Should I stay or should I go……
After a lot of time to reflect, recover and review our season, I have decided to write this blog giving an overview of what we achieved during the fall of 2017. We ended our season with a 17-3-1 overall record, and there were definitely many highs and lows encountered. Looking back, starting off with an overtime loss to Lenoir Rhyne was not what we expected, but it was taken as more of a positive than a negative. We knew that we were in for some tough games during the season and that was proved to us right off the bat. After that disappointment, we bounced back and managed to win 14 of our next 16 games, drawing one of the other two, and losing one. The game we drew was against Queens University of Charlotte, and was arguably the most competitive game I have played in since coming to Limestone. We definitely felt like we should have won that game, but to be fair to Queens they gave us a really good game. It was definitely a very enjoyable game to play in.
The game prior to Queens was away at our rivals Belmont Abbey and we managed to clinch the regular season title after winning 2-1. After losing the deciding regular season championship game 2 years ago we felt it was our chance to get revenge and we definitely did this. Our final regular season game saw us grind out a 1-0 win at Erskine and then we were ready to go into tournament play. We were playing well going into conference tournament, and we knew we had to keep our standards high to achieve the 3-peat we were looking for. As cliché as it sounds, anything can happen in tournament play, and so we knew we had to stay focused. We ended up playing Erskine twice in three days as we faced them again in the first round of conference tournament. As hard as it is to beat teams twice, we knew that playing them on our home field gave us an extra advantage. We came out 2-0 winners in that game and advanced to the semi-finals. North Greenville University awaited in the semi-final, after a tough first half against a solid NGU defense, the game opened up in the second half and we put 3 more goals in to run out 4-0 winners.
We went into the final of the tournament feeling confident, we were ready to play our game and win our third championship in a row. Lees-Mcrae College stood in our way. In the first half we had our chances to take the lead but could not convert, but we managed to get the deciding goal just four minutes into the second half. A third championship in the same amount of years was ours and we could finally celebrate. This win meant that we had an automatic bid into the NCAA tournament, and we learnt that we would travel to Columbus State University, GA, to face Flagler College. It would be the battle of the Saints and we were ready for the test. The feeling in and around the team was one of positivity, optimism; we felt like we could go there and win. Unfortunately we fell at the first hurdle, we lost the game to Flagler and therefore our season was over. The score line reads a 3-0 loss for us, but that was not a true reflection of the game. It is easy to say now, but we should have been 2 or 3 nil up inside the first 20 minutes. The game should have been over but unfortunately we could not convert. At the end of the day, Flagler took their chances and we didn’t. It was a very hard pill to swallow and the team was very disappointed.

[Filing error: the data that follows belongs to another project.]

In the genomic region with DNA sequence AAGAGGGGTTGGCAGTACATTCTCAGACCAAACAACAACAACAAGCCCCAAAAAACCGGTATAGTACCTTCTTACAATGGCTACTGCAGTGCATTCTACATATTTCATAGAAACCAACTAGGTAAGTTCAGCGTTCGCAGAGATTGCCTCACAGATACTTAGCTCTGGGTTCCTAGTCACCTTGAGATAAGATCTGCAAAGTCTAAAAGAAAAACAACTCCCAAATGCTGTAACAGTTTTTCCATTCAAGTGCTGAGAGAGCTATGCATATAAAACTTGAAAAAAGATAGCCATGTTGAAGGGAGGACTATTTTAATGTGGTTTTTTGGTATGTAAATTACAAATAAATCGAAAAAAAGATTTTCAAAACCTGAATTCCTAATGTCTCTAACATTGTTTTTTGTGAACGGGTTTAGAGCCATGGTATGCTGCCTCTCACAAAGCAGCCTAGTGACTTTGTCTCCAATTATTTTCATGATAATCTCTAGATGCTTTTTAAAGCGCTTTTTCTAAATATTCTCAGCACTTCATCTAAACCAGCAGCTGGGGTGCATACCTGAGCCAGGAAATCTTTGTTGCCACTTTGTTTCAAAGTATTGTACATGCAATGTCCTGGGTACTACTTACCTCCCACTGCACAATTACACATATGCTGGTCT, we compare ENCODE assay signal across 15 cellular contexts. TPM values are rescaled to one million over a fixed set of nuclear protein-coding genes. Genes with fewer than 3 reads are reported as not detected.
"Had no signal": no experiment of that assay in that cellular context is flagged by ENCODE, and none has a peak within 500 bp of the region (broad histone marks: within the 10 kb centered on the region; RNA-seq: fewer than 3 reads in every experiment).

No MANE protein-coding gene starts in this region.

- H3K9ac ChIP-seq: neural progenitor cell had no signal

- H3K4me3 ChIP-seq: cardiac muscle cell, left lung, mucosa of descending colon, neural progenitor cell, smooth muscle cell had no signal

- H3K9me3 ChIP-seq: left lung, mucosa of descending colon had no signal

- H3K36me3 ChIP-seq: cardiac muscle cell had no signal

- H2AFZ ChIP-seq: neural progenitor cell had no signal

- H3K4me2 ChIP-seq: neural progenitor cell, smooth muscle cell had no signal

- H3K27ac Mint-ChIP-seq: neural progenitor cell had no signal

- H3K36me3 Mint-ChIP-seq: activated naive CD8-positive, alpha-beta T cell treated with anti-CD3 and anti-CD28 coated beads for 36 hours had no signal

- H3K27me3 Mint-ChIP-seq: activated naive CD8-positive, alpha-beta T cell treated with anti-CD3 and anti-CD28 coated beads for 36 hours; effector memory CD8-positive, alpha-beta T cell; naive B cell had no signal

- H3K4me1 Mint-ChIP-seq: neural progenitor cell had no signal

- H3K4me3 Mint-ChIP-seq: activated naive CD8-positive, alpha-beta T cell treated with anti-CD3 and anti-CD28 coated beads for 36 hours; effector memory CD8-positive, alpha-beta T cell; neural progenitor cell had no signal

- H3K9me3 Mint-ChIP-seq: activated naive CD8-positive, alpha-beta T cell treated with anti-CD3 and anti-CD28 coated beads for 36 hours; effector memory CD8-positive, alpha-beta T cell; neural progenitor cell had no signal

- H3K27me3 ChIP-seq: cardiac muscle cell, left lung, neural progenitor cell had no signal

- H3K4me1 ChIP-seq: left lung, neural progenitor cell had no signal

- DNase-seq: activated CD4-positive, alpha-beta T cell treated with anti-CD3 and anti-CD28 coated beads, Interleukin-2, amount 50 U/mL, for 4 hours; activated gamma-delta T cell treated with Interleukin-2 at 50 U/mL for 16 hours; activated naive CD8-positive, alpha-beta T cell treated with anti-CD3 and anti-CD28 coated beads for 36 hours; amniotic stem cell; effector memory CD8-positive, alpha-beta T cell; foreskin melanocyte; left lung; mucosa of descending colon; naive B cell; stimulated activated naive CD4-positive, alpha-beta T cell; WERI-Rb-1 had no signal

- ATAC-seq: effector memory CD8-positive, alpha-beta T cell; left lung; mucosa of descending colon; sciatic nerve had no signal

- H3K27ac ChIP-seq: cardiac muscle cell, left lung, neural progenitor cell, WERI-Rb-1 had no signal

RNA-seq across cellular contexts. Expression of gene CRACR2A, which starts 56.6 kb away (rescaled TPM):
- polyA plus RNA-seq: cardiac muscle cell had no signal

After a successful season we could not advance in the national tournament. However, we know that these tough games and these losses only build us; it gives us something to work on. We are back now for Spring 2018 and are ready to work hard towards our next goals. Click here to read more about Holly and her time in the States.
HOW TO BECOME A PRO WHEN GRADUATING COLLEGE SOCCER?
In the United States, there are ultimately three paths to pro; being drafted directly out of college, attending open tryouts hosted by clubs, or attending professional combines held by outside agencies. Unfortunately only about 1% of players get drafted professionally while the rest of the players begin the long road and process to the professional game. Players who were named in the draft but not chosen will be forgotten. Take a look at this table below:
Note: this table represents ONLY NCAA players. So only 6 of the 81 players also represented: NAIA, NCCAA, Junior College and Community college players.